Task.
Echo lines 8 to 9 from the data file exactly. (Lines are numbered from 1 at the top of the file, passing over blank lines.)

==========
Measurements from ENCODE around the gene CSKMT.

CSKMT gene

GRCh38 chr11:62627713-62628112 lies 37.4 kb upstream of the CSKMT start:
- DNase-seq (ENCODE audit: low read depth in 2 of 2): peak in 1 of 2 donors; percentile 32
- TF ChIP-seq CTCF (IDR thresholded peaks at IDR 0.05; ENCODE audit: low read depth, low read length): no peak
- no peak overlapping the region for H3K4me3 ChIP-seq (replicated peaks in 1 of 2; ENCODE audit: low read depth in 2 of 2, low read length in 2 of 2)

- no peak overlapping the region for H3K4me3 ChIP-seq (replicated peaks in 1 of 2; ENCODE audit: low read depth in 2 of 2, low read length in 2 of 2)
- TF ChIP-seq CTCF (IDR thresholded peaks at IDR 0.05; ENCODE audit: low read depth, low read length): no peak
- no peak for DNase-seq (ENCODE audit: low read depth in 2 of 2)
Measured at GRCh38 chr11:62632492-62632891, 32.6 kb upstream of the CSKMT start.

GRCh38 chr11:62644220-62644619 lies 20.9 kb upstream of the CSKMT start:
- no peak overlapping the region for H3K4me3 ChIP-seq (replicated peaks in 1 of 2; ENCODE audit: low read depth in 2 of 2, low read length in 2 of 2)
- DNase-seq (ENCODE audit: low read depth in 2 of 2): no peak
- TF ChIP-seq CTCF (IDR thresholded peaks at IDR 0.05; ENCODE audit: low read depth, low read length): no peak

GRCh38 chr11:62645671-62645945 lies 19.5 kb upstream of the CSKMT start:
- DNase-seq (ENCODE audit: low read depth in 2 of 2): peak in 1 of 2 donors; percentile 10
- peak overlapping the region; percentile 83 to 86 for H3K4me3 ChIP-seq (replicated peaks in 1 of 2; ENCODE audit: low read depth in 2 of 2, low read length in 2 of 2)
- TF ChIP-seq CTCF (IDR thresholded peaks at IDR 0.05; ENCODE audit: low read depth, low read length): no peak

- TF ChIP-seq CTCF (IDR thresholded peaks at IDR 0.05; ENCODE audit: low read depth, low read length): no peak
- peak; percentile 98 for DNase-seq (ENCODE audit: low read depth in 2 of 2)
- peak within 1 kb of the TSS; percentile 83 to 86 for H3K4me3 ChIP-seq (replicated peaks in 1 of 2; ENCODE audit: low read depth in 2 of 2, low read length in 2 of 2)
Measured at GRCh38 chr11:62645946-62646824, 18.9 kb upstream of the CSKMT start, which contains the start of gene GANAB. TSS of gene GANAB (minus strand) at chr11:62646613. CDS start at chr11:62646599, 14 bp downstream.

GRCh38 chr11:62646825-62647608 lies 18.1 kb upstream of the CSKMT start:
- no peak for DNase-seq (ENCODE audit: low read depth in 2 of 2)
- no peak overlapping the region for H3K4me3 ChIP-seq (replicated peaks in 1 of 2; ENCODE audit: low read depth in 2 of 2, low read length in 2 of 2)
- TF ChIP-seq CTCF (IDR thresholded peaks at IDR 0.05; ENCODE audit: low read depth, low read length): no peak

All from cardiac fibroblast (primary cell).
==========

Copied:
- TF ChIP-seq CTCF (IDR thresholded peaks at IDR 0.05; ENCODE audit: low read depth, low read length): no peak
- no peak for DNase-seq (ENCODE audit: low read depth in 2 of 2)